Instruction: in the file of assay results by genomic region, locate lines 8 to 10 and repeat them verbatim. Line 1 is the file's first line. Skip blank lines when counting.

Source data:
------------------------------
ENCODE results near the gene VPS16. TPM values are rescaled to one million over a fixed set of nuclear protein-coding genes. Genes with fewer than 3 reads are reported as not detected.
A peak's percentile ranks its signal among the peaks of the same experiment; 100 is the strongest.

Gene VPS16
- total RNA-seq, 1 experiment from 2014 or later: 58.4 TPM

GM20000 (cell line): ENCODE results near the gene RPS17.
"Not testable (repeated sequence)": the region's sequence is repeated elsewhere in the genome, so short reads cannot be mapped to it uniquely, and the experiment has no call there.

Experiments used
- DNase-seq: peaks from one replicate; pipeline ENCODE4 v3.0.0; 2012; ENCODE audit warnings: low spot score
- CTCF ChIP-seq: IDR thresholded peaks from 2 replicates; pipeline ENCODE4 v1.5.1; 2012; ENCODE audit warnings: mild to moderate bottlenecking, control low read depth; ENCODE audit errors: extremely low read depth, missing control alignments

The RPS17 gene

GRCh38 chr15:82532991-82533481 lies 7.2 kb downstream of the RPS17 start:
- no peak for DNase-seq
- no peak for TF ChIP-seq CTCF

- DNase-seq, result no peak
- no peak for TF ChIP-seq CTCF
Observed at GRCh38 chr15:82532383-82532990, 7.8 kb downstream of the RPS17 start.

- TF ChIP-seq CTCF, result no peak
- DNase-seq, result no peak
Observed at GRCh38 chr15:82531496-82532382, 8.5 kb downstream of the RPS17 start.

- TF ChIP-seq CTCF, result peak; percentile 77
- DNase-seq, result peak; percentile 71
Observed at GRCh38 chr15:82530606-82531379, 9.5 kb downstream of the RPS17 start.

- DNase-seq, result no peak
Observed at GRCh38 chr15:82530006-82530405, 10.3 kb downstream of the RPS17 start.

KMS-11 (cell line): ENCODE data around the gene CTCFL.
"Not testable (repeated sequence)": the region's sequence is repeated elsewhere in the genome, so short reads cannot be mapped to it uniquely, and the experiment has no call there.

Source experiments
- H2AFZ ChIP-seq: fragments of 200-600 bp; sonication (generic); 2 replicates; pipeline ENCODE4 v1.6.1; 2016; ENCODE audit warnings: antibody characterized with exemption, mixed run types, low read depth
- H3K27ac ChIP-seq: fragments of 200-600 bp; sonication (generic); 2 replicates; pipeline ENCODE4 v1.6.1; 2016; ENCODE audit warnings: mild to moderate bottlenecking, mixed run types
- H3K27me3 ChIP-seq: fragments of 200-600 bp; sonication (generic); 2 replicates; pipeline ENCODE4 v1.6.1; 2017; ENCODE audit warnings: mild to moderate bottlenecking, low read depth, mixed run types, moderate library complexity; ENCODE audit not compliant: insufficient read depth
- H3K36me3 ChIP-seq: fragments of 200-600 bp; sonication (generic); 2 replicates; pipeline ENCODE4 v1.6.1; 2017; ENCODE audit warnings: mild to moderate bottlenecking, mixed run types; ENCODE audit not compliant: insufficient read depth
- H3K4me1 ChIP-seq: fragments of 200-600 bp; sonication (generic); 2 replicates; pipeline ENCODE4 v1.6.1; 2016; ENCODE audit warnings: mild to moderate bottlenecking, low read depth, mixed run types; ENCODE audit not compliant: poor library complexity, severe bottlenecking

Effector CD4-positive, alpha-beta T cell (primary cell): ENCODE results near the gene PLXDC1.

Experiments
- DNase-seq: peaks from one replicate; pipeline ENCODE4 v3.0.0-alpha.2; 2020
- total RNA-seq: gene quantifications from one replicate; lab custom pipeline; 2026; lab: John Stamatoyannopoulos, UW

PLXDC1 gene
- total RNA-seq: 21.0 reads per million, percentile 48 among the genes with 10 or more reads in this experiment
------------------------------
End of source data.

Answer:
- DNase-seq: peaks from one replicate; pipeline ENCODE4 v3.0.0; 2012; ENCODE audit warnings: low spot score
- CTCF ChIP-seq: IDR thresholded peaks from 2 replicates; pipeline ENCODE4 v1.5.1; 2012; ENCODE audit warnings: mild to moderate bottlenecking, control low read depth; ENCODE audit errors: extremely low read depth, missing control alignments

The RPS17 gene